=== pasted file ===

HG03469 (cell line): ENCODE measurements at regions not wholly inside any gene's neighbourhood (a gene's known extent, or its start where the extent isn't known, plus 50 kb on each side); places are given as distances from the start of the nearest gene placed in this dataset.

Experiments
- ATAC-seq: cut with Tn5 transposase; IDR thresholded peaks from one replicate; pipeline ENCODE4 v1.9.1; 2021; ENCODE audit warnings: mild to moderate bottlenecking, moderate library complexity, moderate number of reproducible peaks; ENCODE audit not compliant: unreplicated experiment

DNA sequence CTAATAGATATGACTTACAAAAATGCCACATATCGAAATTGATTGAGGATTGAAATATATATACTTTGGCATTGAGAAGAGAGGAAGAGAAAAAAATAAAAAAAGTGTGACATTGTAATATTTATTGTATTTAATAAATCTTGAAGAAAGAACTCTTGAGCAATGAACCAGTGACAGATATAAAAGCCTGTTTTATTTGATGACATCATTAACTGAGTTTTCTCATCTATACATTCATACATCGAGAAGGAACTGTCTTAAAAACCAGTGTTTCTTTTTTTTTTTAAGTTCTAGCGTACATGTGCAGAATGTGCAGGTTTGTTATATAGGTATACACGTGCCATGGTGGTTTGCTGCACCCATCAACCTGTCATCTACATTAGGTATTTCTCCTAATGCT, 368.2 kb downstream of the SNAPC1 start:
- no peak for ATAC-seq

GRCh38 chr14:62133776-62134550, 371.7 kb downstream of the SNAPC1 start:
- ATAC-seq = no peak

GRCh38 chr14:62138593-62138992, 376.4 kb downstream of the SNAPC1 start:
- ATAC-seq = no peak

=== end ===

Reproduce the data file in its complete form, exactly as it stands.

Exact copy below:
HG03469 (cell line): ENCODE measurements at regions not wholly inside any gene's neighbourhood (a gene's known extent, or its start where the extent isn't known, plus 50 kb on each side); places are given as distances from the start of the nearest gene placed in this dataset.

Experiments
- ATAC-seq: cut with Tn5 transposase; IDR thresholded peaks from one replicate; pipeline ENCODE4 v1.9.1; 2021; ENCODE audit warnings: mild to moderate bottlenecking, moderate library complexity, moderate number of reproducible peaks; ENCODE audit not compliant: unreplicated experiment

DNA sequence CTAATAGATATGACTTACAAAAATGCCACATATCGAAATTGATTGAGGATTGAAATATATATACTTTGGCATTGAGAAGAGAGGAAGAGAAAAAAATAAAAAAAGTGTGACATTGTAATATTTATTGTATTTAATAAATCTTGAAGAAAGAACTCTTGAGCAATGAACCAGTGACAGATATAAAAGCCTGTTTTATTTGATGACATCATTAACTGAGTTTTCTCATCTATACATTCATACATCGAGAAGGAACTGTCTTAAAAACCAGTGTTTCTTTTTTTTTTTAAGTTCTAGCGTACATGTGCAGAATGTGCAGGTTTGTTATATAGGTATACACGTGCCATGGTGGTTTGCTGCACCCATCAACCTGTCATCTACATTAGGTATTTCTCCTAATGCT, 368.2 kb downstream of the SNAPC1 start:
- no peak for ATAC-seq

GRCh38 chr14:62133776-62134550, 371.7 kb downstream of the SNAPC1 start:
- ATAC-seq = no peak

GRCh38 chr14:62138593-62138992, 376.4 kb downstream of the SNAPC1 start:
- ATAC-seq = no peak